Have you ever seen an owl up close in the wild?
Owls are some of the coolest birds on the planet. They’re known for being incredibly stealthy nocturnal predators with highly efficient hunting skills.
Yet unlike a lot of other sneaky predators we hear about in storybooks & nature shows, owls are actually surprisingly easy to find in real life (when you take the right approach).
In my personal experience, the easiest way to find owls is by following alarm calls made by songbirds around dawn or dusk.
It simply requires knowing a few basics about owls & how songbirds react to owls, combined with searching in the right location, at the right time of day.
So today I’m going to share everything required for you to actually do this successfully in your local area.
Most people think seeing owls is a random occurrence, but when you take the right approach, it is actually possible to find owls pretty much anytime you want.
So let’s break this entire process down into 7 steps that will help you find owls in your local area!
1. Know Your Local Owl Species
If you want to be able to find owls, it’s helpful to know what types of owls are actually living in your area.
This is useful because owls come in various different size categories with behaviors that adapt to specific habitat types.
We need to answer two basic questions about your local owls:
- Does your area have large owls or small owls or both?
- What’s the habitat type where owls in your area live? (Deep forest vs open farmlands vs desert, etc.)
Luckily, most places only have a few different types of owls, so this is just a matter of knowing which ones live in your bio-region.
- If you’re in farmland with lots of open fields dotted with tree islands then you’re probably looking for something like a Great Horned Owl.
- If your area is more forested with miles of trees covering the landscape, you’re more likely to find large forest owls like Barred Owls, or small forest owls like Pygmy Owls.
- There are also small desert owls like Burrowing Owls, and owls who live in the suburbs right around people like Screech Owls.
These differences in size and habitat all play into knowing where to look when you actually get outside to track and find owls.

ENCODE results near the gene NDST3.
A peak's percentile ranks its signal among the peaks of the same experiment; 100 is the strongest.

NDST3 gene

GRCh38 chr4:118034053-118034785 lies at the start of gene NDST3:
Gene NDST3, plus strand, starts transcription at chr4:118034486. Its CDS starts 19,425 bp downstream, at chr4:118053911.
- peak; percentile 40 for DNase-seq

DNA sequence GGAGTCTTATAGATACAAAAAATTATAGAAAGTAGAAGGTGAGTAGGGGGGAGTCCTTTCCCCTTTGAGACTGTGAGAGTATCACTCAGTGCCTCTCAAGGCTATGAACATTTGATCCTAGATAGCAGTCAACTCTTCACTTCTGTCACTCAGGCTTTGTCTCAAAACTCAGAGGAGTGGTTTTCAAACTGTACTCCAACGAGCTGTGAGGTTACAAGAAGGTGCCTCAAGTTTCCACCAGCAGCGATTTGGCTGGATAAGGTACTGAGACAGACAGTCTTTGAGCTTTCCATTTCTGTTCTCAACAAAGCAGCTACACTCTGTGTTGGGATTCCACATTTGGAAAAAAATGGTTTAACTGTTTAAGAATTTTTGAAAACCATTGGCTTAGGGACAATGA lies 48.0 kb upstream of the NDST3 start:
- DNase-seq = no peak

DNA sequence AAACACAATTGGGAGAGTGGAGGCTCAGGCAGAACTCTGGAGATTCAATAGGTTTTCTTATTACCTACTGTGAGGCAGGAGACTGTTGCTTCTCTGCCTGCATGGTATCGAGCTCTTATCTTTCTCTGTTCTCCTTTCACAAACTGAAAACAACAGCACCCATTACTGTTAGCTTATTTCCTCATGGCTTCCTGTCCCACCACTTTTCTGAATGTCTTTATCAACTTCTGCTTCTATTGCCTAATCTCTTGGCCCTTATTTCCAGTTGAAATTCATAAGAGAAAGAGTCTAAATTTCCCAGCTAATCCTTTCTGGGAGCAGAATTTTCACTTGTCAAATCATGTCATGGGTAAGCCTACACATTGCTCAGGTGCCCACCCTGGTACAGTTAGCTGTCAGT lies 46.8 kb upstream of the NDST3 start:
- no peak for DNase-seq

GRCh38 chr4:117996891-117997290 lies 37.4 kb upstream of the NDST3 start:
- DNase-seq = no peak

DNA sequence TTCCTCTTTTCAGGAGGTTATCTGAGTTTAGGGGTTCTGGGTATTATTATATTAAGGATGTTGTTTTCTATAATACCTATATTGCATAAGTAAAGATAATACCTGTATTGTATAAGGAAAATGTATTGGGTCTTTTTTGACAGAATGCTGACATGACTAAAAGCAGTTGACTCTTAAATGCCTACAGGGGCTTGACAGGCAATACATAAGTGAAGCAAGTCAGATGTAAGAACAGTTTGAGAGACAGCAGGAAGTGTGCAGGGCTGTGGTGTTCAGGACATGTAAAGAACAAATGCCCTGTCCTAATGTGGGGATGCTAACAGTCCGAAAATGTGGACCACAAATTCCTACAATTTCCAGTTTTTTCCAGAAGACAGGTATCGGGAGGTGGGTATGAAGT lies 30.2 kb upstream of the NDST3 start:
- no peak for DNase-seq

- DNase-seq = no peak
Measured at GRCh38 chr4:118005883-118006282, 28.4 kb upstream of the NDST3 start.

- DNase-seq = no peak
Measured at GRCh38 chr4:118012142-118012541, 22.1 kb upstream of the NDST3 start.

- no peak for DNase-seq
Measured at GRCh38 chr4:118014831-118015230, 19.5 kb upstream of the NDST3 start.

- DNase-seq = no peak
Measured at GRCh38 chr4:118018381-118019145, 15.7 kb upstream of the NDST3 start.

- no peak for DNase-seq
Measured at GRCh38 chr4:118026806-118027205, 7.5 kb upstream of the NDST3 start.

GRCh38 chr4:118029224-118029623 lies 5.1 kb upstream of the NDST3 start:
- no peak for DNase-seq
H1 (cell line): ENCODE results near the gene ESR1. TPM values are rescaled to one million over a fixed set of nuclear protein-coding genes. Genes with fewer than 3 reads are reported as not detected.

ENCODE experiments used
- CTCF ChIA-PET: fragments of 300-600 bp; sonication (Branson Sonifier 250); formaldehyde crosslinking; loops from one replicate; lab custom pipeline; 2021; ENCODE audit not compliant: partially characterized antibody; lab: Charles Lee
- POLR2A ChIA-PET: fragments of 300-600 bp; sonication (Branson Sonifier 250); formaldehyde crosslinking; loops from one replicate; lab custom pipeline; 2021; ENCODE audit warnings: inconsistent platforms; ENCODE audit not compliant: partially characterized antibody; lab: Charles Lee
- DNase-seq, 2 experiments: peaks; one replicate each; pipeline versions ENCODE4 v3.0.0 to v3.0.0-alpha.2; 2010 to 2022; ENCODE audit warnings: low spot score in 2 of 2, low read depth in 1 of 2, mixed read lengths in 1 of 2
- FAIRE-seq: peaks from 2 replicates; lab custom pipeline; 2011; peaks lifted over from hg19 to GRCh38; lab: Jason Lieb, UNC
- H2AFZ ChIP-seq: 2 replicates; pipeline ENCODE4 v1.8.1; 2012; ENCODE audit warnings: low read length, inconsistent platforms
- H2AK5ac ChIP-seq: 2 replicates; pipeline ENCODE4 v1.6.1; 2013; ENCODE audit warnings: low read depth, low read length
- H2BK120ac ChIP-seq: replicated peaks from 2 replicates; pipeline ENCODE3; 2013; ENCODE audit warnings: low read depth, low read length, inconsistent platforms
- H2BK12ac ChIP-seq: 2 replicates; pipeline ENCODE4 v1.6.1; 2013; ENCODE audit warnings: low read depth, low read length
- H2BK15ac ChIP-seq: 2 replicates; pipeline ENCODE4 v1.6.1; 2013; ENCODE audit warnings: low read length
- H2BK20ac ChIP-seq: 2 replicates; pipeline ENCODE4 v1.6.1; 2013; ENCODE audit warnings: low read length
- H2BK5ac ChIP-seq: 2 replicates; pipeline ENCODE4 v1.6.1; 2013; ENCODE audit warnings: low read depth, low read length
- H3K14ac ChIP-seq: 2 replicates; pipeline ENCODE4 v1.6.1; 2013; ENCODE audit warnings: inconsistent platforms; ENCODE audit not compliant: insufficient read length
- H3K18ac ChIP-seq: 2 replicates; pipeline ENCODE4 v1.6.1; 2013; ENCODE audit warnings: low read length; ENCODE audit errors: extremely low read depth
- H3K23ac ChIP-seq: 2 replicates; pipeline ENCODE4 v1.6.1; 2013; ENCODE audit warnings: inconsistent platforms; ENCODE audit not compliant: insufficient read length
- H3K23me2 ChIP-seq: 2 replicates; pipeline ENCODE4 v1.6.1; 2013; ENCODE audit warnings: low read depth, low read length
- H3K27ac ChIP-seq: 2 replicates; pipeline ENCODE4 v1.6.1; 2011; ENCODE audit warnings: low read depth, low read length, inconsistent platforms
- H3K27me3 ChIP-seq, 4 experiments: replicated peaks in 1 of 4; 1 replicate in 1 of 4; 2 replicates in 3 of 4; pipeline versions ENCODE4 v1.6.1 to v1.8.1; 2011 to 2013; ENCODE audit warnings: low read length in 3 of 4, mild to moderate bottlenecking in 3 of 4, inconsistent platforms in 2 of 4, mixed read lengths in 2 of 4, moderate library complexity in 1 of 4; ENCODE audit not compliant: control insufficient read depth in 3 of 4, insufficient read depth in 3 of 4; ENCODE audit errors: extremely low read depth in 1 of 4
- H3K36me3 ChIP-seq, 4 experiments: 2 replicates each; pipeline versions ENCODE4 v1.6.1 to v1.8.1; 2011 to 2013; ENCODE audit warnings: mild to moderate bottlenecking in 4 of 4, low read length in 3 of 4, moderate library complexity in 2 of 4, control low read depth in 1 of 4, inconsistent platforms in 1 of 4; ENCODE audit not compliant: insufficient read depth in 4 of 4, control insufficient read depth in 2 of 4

You can easily find out what kind of owls live in your area by checking local bird resources like field guides or local government species lists.
A quick google search for “owls + your location” should bring up everything you need for this step.
In a later step, I’ll share an amazing resource to help you identify not only what types of owls are most commonly seen in your area, but also the exact locations where they’ve been positively identified.
2. Find Owl Habitat Near You
The next step is to find out where owls are most likely to be living in your local area – Where should you actually go to find owls near you?
Luckily, owls occupy a huge variety of ecosystems. They can survive in deep forests, meadows and farmlands, even in urban & suburban backyards.
This is great news for locating owls because it usually means you never have to go far in order to find active owl territories.
However the tricky part is that owls are also predatory birds, which means they do have fairly large territories.
This is a VERY important thing to account for on your quest for owls – you need to find an area that has enough range for owls to hunt a variety of small prey animals like voles, squirrels, snakes & even large insects.
In my experience, the easiest way to find these places is by looking at google maps in the satellite view.
Check for local parks, nature reserves, forests, agricultural areas, beaches, or anywhere that has a diversity of trees & plants providing habitat for owl food.
Study these natural areas on the map and pay attention to the overall size of the area it covers.
Pretty much any decent sized natural area that isn’t completely choked off with human development will have owls, especially if it includes a good mixture of trees & open landscape.
Simply make a list of several potential owl spots near you, and we’ll be investigating these places more closely in an upcoming step.
3. Use eBird To Find Actual Owl Sightings
If you get stuck on looking for owl habitat, a great trick is to go over to eBird.org and explore the species maps for owl species in your area.
You might have to create an account with eBird to see some of this data, but it’s pretty amazing how much information is available there.
The recorded data will show you exactly where owls have already been seen nearby.
This can help you identify trends that tell you which species are most common in your area, and where they’ve actually been spotted.
When you find reports of owl sightings in your area, it’s worthwhile to go back over to google maps and use the satellite view again to study the vegetative patterns associated with these sightings.
Focus on big picture patterns, and you’ll be able to get a sense for what types of ecology support the highest owl populations in your area.
Pay attention to where owl sightings are most common in your area:
- Are they all in the middle of a big forest?
- Are they in farmlands?
- Are they mixed landscapes?
In the future, we can use this information to know whether you should be looking in deep forest habitats or old farmlands, or even in city parks.
4. Search For Owls At Dawn Or Dusk
The next important question to ask is – when is the best time to see owls?
It’s important to search for owls at the right time of day if you want to maximize your results.